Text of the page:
Many owls have asymmetrical ears, meaning that their ears don’t sit directly across from each other. One ear higher and the other ear in a lower position makes them hear their prey far better than having both ears at the same level.

Owls have tube-shaped eyes. This provides them with better depth perception and allows them to see their prey from long distances. They can see for miles but don’t see very well up close.

Those tubular eyes are also why owls can move their necks up to 270 degrees. This movement may cut off circulation in their head, but they have a blood-pooling system that runs their brains and eyes until they move their neck and release the pressure on their arteries and veins.

Baby owls are called owlets. Before they get their full flight feathers, they are known as branchlings. You can find them sitting on large branches, staring down at you with those big eyes.

Not all owls Hoot! Screech Owls whinny like a horse, Barn Owls hiss and scream, and Northern Saw-whet Owls sound like a saw being sharpened on a whetstone.

Where to Find Owls

There are owls all over the state.

Just because they’re mostly nocturnal doesn’t mean you won’t find them on your daytime walk in the woods. I’ve found Long-eared Owls perched on branches in broad daylight, Short-eared Owls flying over both grassland and sandy beaches, Screech-owls sleeping in sun-drenched tree hollows, and even a Great Horned Owl sitting on a branch right next to the trunk of my big Norway Spruce.

Look in the northern half of the state for Northern Hawk Owls.

Long-eared Owls are winter visitors to the state of Wisconsin who prefer wooded areas but tend to roost close together. Unfortunately, they are not vocal out of breeding season so listening for them is not an option.

Short-eared Owls are migratory. The spring migrants (local breeding population) move south in the winter months while breeding populations from the north migrate into Wisconsin as the spring birds are moving out.  They prefer a different habitat than their long-eared cousins – they like open areas, especially near water. Look for them in marshes, meadows, and open fields.

Tip – Short-eared Owls hunt in the same habitat as Northern Harriers (hawks). If you see Harriers flying over a marshy or grassy area during the day, come back at dawn or dusk and look for Short-eared Owls.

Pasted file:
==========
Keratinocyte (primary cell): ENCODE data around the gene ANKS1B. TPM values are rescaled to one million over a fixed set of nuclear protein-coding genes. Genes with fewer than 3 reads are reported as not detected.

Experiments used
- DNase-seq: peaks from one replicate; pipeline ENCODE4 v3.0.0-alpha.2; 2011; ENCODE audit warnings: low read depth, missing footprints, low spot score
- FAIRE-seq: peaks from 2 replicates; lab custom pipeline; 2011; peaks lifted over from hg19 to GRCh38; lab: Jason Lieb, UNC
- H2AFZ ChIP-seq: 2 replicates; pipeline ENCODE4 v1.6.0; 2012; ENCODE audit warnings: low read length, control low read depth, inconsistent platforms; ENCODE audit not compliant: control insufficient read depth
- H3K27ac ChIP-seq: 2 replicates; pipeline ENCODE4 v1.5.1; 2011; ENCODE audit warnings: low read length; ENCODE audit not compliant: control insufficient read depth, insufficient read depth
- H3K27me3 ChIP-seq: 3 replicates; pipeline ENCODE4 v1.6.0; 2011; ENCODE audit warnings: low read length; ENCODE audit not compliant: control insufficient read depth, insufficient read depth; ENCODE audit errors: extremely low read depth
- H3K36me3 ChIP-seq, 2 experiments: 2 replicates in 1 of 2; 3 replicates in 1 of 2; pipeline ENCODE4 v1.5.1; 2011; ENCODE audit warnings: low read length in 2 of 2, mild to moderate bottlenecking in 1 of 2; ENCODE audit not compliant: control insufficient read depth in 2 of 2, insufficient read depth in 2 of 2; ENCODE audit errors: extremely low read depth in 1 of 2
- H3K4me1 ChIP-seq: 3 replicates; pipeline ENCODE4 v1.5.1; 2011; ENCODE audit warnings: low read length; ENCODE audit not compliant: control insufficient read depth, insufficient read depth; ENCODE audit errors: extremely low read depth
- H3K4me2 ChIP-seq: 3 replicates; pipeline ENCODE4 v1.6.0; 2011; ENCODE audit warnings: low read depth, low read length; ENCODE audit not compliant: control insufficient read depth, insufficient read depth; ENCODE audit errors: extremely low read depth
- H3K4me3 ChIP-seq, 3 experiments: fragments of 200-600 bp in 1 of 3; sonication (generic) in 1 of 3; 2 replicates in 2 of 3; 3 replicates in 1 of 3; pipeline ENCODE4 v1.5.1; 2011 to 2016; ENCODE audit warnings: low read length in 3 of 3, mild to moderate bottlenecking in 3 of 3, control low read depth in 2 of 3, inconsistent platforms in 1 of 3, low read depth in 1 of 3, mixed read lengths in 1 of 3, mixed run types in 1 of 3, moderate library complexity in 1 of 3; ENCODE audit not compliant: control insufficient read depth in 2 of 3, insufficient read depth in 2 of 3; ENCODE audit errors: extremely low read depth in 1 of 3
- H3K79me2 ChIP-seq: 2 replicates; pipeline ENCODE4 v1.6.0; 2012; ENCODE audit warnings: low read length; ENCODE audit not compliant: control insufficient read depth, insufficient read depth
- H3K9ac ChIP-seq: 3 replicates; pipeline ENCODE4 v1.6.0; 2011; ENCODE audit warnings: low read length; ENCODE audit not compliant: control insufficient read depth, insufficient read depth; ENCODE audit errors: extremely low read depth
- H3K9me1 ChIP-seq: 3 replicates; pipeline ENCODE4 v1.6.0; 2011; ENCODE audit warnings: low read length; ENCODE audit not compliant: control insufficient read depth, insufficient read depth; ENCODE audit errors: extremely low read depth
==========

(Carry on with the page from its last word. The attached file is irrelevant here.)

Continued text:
Winter is the time to see both the Great Gray and Snowy Owls.

Snowy Owls can be found during winter, but only in an irruption year.

The Great Horned Owl is a year-round resident in the Badger State. So are Eastern Screech, Barn, Long-eared, and Barred Owls. You can find these all over (check out the Great Lakes for Barred Owls and southern Wisconsin for Short-eared Owls).

A note on Owl Etiquette

Owls are sensitive, secretive birds so please observe these few pointers when viewing or photographing owls:

  • Don’t get too close – if the owl looks at you frequently, you’re too close.
  • Stay on “the sidelines” and don’t enter an open area where an owl is hunting.
  • Use binoculars or a scope for viewing and a telephoto lens for photography.
  • Do not intentionally “flush” an owl.
  • If you use audio recordings, minimize their impact on birds, and follow the ABA Code of Birding Ethics.
  • Use discretion when sharing the location of an owl; usually, it’s best to provide details only to people you can trust to treat the owl safely.
  • Do not feed owls anything such as mice, which may cause them to get used to people and can also result in collisions with cars and buildings.
  • Avoid the use of flash photography, especially after dark.
  • Eliminate noise to avoid interfering with a bird’s auditory hunting – if you’re viewing from a car, turn off the engine; if you’re with others, talk in a whisper only when necessary.

To learn about owls, raptors, and other birds, the Wisconsin Audubon website is where to go. They offer many locations across to state to find birds.

Some organizations do raptor rehabilitation and utilize birds unable to be returned to the wild as teaching ambassadors for the public. While it’s not seeing a Great Horned Owl in the forest, joining one of these programs lets you get an up-close view of one you would never get in the woods.


This was just a brief foray into the owls of Wisconsin. We hope you’ve enjoyed this article, and will check out some of our other pieces on birds in the 50 States.

Remember, all you need to get started is a decent pair of binoculars, a good location, and a good pair of ears for these birds.

Get your flashlight and a thermos of coffee and go plan that Owl Prowl!